Despite his status as the greatest ever, and his 20.2ppg average on the season to that point, Michael Jordan was not voted in as a starter to the game. The fans were given an opportunity to say if they wanted Jordan to start, and they didn’t. That should have been the end of it.
But it soon transpired that, voting system aside, deciding who started wasn’t the fans’ decision after all. Iverson, voted in as a starting guard, was the first to magnanimously offer to give up his starting spot for Jordan, and leading Eastern conference votegetter Tracy McGrady soon followed with the same. Jordan declined both; inevitably, attention turned to the third guy-who-wasn’t-a-big-man, Vince Carter, to make a similar offer.
He didn’t. Despite only playing 15 games in the season to that point, Carter nonetheless recorded the third-most votes of anyone in the league, 360,000 before the next Eastern forward (Jermaine O’Neal), only 15,000 behind his cousin McGrady for the overall Eastern lead, and 218,000 ahead of Jordan. Fans voted for Vince knowing that he had barely played, because they wanted to see him start anyway. More so than Jordan, it seemed.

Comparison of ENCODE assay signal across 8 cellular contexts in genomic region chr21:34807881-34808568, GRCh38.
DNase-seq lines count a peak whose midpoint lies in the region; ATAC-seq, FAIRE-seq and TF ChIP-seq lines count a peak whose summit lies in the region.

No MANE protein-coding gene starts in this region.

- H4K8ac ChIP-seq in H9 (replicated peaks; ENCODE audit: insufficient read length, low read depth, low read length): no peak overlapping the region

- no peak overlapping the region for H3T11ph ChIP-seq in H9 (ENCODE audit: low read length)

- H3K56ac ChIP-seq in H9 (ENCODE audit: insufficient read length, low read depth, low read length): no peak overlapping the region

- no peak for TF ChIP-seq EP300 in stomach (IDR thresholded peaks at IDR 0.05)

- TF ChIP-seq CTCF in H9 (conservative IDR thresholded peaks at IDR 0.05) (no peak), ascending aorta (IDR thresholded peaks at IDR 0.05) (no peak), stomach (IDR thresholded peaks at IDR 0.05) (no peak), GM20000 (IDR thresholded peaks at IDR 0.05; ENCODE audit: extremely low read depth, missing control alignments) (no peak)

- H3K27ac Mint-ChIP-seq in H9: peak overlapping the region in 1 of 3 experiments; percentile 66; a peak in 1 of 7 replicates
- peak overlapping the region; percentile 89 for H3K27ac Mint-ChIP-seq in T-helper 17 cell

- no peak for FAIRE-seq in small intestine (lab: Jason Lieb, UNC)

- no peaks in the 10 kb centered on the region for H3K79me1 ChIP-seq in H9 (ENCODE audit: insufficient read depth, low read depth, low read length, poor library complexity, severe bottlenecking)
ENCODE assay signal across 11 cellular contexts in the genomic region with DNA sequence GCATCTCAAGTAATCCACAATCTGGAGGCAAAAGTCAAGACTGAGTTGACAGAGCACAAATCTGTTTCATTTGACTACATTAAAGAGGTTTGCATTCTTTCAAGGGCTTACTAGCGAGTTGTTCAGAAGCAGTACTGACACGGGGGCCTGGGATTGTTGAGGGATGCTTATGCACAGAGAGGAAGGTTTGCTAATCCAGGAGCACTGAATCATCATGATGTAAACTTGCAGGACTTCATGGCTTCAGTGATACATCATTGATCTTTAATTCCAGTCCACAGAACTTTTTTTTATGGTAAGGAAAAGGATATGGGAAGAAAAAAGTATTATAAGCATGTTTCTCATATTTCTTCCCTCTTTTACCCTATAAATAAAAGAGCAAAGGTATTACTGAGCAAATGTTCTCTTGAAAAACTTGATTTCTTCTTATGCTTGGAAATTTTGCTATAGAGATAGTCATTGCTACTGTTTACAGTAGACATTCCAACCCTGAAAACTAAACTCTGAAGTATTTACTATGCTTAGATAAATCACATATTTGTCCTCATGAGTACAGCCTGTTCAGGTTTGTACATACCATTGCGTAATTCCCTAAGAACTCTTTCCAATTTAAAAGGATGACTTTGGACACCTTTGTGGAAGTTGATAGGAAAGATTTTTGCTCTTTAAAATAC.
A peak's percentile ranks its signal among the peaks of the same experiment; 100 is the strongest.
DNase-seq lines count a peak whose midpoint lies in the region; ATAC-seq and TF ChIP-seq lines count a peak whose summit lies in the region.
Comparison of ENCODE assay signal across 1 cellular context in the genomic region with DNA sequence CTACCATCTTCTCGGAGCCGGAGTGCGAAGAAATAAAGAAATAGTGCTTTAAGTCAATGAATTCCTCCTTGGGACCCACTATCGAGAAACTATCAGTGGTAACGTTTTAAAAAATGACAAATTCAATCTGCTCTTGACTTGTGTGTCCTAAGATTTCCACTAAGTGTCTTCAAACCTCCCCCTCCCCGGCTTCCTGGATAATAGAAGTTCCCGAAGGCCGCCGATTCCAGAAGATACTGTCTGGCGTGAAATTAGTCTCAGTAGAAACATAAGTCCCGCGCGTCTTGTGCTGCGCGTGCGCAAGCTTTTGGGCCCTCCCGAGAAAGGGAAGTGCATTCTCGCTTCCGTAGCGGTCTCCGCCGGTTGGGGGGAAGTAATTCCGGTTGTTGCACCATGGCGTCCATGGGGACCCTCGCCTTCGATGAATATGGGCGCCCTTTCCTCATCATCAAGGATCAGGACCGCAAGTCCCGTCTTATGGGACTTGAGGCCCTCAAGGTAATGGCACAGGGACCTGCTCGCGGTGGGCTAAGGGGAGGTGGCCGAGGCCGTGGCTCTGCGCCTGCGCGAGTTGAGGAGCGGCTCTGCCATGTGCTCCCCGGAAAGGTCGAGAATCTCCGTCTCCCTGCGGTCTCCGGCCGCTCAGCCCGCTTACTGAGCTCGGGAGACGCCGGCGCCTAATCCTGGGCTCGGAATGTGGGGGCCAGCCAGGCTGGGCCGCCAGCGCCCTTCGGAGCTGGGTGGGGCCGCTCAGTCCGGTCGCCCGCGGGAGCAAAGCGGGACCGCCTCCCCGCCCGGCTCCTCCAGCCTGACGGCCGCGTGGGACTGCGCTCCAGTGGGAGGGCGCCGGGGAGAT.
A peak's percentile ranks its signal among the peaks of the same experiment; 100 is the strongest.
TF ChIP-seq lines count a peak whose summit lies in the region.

The voting system is not truly representative of consensus. After all, this was the year that Yao tallied the fourth-most votes in the league, starting ahead of a prime Shaq, despite having less than half of his averages and barely a trillionth of his legacy, all because the Chinese made it so. Nevertheless, it represents something. If it wasn’t regarded an honor, it wouldn’t matter that Jordan wasn’t starting.
However, not only did Vince not offer his place, but he also came out and said that he wasn’t going to offer it, that he felt doing so would be letting down all the people who voted for him. Even if you read between the lines of that logic, and conclude that Vince didn’t give up his starting spot because he simply didn’t want to, that is fair enough. He didn’t have to do anything.
That is, not until everyone told him otherwise. After Iverson and McGrady’s gestures, and in light of his season to date, the media pile-on of Carter began. And with an about an hour to go until the tip-off, a totally shocking thing happened — the pressure took and Vince offered Jordan his starting spot, presumably upon pain of death. And Jordan — who had said all the perfectly correct things in declining his two previous offers — was now somehow willing to accept.